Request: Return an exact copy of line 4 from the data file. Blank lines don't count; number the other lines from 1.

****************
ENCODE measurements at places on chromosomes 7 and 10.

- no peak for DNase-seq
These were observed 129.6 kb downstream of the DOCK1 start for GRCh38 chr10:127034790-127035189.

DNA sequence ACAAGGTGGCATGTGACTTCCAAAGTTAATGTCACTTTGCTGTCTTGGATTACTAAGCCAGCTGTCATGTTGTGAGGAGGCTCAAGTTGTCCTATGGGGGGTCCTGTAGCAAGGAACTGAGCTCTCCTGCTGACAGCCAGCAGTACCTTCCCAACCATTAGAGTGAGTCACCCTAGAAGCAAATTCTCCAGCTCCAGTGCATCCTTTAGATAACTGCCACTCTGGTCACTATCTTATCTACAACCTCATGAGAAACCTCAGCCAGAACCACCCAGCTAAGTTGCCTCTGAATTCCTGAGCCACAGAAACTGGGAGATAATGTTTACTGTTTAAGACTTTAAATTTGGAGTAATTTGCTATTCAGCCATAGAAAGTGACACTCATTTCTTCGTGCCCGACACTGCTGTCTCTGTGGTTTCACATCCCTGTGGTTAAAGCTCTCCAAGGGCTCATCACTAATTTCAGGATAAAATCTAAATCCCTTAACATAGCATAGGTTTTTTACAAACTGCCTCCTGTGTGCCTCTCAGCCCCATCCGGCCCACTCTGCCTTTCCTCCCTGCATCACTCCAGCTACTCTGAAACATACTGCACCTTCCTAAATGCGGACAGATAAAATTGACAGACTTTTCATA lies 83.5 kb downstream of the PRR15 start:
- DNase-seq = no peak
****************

DNA sequence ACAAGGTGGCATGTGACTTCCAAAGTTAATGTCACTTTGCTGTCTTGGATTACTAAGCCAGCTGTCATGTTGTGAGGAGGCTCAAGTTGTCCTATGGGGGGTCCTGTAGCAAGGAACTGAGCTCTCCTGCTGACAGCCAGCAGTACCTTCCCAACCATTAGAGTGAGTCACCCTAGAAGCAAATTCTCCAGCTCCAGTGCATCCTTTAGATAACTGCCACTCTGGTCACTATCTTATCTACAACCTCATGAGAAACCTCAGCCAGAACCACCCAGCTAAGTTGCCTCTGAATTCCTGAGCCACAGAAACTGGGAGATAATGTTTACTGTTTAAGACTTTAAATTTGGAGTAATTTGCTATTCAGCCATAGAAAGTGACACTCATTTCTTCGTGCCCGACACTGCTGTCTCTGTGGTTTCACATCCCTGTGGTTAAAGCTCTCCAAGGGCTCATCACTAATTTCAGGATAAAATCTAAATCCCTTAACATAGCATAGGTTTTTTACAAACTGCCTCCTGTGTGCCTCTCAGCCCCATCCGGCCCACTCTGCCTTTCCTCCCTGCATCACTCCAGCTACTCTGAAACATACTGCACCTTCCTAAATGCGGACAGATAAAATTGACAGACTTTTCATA lies 83.5 kb downstream of the PRR15 start: